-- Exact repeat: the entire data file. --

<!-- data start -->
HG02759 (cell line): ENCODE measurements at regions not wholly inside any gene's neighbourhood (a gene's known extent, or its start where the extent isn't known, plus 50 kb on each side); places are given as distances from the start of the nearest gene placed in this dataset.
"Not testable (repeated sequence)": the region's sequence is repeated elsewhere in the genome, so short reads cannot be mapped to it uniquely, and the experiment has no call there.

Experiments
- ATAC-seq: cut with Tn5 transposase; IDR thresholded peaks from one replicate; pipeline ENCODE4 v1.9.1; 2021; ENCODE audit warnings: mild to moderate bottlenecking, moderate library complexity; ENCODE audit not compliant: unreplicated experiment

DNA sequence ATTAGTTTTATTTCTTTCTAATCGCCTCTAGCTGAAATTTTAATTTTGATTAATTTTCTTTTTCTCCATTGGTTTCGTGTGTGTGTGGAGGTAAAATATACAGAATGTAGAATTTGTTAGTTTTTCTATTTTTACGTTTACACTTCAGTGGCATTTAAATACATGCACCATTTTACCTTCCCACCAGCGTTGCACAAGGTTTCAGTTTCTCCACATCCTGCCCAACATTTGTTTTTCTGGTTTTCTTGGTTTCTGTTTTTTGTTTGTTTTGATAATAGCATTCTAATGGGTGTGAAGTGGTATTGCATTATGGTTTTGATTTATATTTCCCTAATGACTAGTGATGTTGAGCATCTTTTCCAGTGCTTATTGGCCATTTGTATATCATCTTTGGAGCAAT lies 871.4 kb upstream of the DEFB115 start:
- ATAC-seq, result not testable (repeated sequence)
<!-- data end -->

HG02759 (cell line): ENCODE measurements at regions not wholly inside any gene's neighbourhood (a gene's known extent, or its start where the extent isn't known, plus 50 kb on each side); places are given as distances from the start of the nearest gene placed in this dataset.
"Not testable (repeated sequence)": the region's sequence is repeated elsewhere in the genome, so short reads cannot be mapped to it uniquely, and the experiment has no call there.

Experiments
- ATAC-seq: cut with Tn5 transposase; IDR thresholded peaks from one replicate; pipeline ENCODE4 v1.9.1; 2021; ENCODE audit warnings: mild to moderate bottlenecking, moderate library complexity; ENCODE audit not compliant: unreplicated experiment

DNA sequence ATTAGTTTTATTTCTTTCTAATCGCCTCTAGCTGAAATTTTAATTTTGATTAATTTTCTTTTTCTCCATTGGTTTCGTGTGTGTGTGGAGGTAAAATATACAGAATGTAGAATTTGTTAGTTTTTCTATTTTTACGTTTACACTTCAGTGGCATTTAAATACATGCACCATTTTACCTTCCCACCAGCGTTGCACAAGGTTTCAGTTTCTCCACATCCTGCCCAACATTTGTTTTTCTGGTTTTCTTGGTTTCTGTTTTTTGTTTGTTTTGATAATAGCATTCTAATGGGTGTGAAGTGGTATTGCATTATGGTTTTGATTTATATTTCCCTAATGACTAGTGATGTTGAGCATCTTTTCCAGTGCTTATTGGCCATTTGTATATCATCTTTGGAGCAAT lies 871.4 kb upstream of the DEFB115 start:
- ATAC-seq, result not testable (repeated sequence)